Lament as Agency
A sermon preached by Rev. Ginger E. Gaines-Cirelli with Foundry UMC, February 21, 2021, Lent 1, “Learning to Sing the Blues” series.
Text: Jeremiah 12:1-4
For some cultures, lament is simply part of life. This shows up sometimes in the personal and communal rituals of people’s faith traditions. Sometimes, lament emerges as music rising from a people’s soul, art formed from the lived reality of their lives. The Black Spirituals that many of us know well in the church and their cousin, the blues, are examples of this. The late, venerable Black Liberation Theologian James Cone says plainly, “I am the blues and my life is a spiritual. Without them, I cannot be.”
However, for many people, there is a natural aversion to the idea of lament. This arises from a variety of influences, religious and cultural.
In many churches, it is communicated mostly through un-written rules that tension, anger, and really any emotion identified as “negative” are not appropriate or welcome. I’ve heard often over the years that someone stayed away from church when they were suffering—because they might cry or because they felt they couldn’t be the way they thought they needed to be in church. And in an effort to
balance what was (and still is in some places) an overwhelming focus in the church on sin and guilt, the tendency is to avoid the “downer” topics of failure and fear or the practice of confession. Stadiums and sanctuaries fill up where the “power of positive thinking theology” and “happy, clappy” worship downplays, denies, or distracts from the deep pain, loss, struggle, injustice, and feelings of confusion and powerlessness that many experience every day.
One author writes, “It seems safe to say that within American culture there are deeply conflicting attitudes toward expressions of grief, rage, and other negative emotions. On the one hand, there is the oft-noted tendency in our culture to cover up experiences of loss and failure in both personal and public life and to uphold what has been called official American optimism. On the other hand, there is a strong counterpressure in therapeutic American society, often encouraged by the mass media, to ‘let it all hang out,’ to demand that all emotions be immediately and publicly vented.”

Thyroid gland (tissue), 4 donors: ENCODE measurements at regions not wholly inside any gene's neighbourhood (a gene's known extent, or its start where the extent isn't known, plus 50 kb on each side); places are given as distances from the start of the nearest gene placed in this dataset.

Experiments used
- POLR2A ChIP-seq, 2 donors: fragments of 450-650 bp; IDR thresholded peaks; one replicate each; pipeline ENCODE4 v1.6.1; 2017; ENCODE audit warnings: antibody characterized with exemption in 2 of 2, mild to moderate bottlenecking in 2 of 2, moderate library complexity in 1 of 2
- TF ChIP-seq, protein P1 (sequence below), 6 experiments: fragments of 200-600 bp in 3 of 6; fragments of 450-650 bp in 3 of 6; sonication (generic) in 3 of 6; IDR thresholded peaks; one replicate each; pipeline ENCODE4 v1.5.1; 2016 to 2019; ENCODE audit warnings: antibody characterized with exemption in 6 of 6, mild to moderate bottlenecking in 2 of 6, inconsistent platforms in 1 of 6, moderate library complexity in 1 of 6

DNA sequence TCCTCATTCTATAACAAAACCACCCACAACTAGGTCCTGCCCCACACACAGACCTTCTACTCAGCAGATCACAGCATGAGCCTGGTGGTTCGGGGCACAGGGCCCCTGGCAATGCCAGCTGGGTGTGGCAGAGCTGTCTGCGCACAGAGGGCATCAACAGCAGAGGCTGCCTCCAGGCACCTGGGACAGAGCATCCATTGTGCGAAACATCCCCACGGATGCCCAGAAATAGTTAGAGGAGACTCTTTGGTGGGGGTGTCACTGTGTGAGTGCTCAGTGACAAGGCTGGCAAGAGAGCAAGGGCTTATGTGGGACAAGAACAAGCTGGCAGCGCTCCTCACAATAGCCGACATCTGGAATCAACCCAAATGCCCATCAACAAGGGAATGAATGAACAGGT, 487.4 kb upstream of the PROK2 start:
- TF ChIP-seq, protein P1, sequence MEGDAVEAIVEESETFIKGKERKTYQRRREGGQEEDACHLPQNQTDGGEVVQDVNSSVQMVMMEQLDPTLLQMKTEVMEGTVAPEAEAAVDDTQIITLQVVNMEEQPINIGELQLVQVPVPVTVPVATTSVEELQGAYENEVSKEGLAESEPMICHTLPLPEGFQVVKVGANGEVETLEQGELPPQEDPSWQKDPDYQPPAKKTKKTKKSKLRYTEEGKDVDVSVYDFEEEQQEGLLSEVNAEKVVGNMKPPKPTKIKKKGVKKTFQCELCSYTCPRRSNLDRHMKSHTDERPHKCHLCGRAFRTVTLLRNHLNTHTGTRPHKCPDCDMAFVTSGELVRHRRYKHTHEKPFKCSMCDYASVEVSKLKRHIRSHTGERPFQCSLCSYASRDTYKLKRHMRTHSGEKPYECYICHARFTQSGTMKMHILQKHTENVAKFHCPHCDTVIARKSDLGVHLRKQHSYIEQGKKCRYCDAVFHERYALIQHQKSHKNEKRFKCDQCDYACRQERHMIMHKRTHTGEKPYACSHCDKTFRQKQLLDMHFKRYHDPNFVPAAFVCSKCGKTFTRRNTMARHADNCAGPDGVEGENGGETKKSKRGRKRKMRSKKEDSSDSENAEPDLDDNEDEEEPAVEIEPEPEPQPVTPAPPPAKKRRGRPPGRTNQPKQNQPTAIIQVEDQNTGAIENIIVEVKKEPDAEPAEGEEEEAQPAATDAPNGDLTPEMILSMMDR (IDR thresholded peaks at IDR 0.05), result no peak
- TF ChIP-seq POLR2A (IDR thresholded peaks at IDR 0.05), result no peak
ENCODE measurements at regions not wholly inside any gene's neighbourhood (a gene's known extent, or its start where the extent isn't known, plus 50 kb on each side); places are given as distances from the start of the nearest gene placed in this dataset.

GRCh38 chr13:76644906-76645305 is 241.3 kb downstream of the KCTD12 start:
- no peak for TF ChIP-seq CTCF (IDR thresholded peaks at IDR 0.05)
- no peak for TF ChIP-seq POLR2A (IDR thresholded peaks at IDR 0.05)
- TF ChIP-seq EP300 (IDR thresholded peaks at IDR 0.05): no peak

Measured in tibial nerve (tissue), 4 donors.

The “let it all hang out” impulse, without any safe or guided channel, simply spews painful emotions in every direction in ways that don’t lead to healing, but rather do more damage. This is not what the spiritual practice of Judeo-Christian lament is. I was tempted to pre-empt a variety of concerns by sharing a whole list of things lament is not. However, I have chosen to simply say that over the course of this Lenten season, we will explore some of what the spiritual practice of Christian lament is. As I said this past week in our Ash Wednesday service, if ever a time called for lament, this is it. //
Over the years in pastoral conversations, I have discovered that often, the key question, the question that loosens knots of confusion and stuckness is this: Who is God to you? How do you think about God? What is God like in your experience?
The answer affects how we feel and act in relationship with God. If we think of God as remote and “hands-off”—a benevolent but uninvolved creator, that will affect our engagement. If God is understood as controlling all things in a micro-managing kind of way, that will evoke a different kind of relationship. If our conception is that God fixates on our mistakes or is mostly about punishment, well, you can imagine that makes a difference in how we feel about God and about ourselves.
In these common ways of thinking about God we are left in a pretty crummy place. We are on our own and left to our own devices, powerless and manipulated on the gameboard of “God’s plan,” or fearful, never feeling we measure up, and weighed down with guilt. And these feelings may hit closer to home than we care to admit. None are appealing or helpful, especially when we are faced with suffering, persecution, anxiety, injustice, and death.
Thankfully, we are not left with only these conceptions of God. As feminist theologian Elizabeth Johnson highlights, the tendency has been to think about the God-human relationship in a “power-over” or “powerlessness” paradigm. She invites a shift to a “power with” image. This invokes a different kind of relationship altogether.
I remember years ago, a member of my then congregation noted that she felt really solid about the words I say at the beginning of worship every Sunday except for when I get to God “knows you by name, loves you, and wants to have an ever-closer relationship with you.” She said, “The relationship part is where I need work.” This is where I want to ground our understanding of lament—in all the various ways we will explore it through this Lenten season.
God doesn’t just want to be around you or to observe you or to be a vague “energy” in your life. God wants to have an ever-closer relationship with you. A relationship. As Jewish theologian Martin Buber described it, God wants to be in an “I-Thou” relationship, subject to subject, free agent to free agent. This is understood as a relationship that is mutual, that is respectful of the others’ freedom, that honors the uniqueness and dignity of the other. It is a sharing of two selves, a “power with” kind of meeting.